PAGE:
Héctor, who’d expected his timely witness to be more than sufficient to prevent another catastrophic terrorist strike on the Rio Grande, was appalled by this laconic response.

“But it had to have been Kahn and his friend who fired the Qassam at the Taberna,” he protested.  “Those computers I worked on are probably connected with other terrorist cells—maybe even Al Qaeda itself!  And what if me and my wife and kids get blown to bits by another rocket before you guys get around to checking out my story?  What you need to do is round up a couple of men and go over there to Callista Street—pronto—and have a look for yourselves!”

Deputy Chief Corcoran’s gaze was now definitely hostile.

“You ever hear of any such thing as a search warrant, Señor Villa?  This ain’t Mexico, you know.  Cops can’t go around arresting illegal immigrants on our own. That’s the federal government’s job, even if they don’t do nothing about it.  What do you think the ACLU would do to us if we up and grabbed this guy on just anybody’s say-so?”

On the way out of the station, though he took the paper at home, Héctor deposited a quarter in the box and extracted a copy of the Valencia County News-Bulletin.  The photo above the fold showed the Taberna Aztlán as a smoldering ruin, and the lead story described plans to rebuild the place on location behind a defiant façade inset with 1,776 beer bottles cemented in rows.  “Millions for tribute, not one cent for protection,” he thought sardonically.  It was a phrase he’d come across soon after crossing the border and remembered ever since.  It had the genuine American ring to it, Héctor thought, like the Gettysburg Address or the Liberty Bell.  He was highly disappointed in Deputy Chief Corcoran’s thoroughly un-American response in the course of their interview.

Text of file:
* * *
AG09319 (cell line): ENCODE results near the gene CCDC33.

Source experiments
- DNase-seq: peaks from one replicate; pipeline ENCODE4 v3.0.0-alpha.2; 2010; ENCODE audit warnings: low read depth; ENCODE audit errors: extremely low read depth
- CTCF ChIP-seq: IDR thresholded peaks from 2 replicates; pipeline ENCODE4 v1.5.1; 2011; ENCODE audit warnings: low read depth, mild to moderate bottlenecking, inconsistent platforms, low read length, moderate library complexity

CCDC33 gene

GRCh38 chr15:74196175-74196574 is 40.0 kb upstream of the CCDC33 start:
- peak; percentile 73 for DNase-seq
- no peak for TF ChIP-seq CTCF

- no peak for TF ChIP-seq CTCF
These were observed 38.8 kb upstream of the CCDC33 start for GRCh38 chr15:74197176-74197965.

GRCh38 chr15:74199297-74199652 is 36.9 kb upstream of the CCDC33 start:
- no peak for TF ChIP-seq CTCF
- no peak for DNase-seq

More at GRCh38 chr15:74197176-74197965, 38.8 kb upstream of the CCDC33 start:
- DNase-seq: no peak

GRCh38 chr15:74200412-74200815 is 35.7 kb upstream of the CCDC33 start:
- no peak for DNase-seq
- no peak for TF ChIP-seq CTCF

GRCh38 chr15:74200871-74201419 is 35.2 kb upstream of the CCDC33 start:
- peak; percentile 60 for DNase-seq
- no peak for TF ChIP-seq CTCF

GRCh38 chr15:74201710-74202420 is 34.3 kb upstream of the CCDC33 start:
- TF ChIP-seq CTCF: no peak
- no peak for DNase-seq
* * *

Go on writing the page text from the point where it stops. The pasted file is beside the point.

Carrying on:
His own first impulse in the crisis had been to do whatever was in his power to protect his country.  Having fulfilled that duty, Héctor felt that his immediate responsibility now was for the preservation of his family—apparently, without the aid and cooperation of the law.  For the moment, he hadn’t the slightest idea how this task was to be accomplished, while whatever plan he decided on was certain to meet with the hysterical reaction of his wife when she learned that the Villas were in actual, rather than potential, danger.  As he needed to inform Jesús “Eddie” at once of his run-in with Abdul Kahn and unsympathetic reception by the deputy police chief, Héctor thought he would use the occasion to seek his friend’s advice on protecting his family.  Possibly Jesús “Eddie” would feel some alarm on his own behalf, but Héctor doubted it.  Nor did he find alarm justified, since, the more Kahn tried to recall what Héctor’s companion at the Taberna Aztlán had looked like, the more likely he was to see Héctor—and only Héctor—seated there among shadows in the half-dark.  He tried Jesús “Eddie” on his cellphone and found him in Paco’s Place downtown.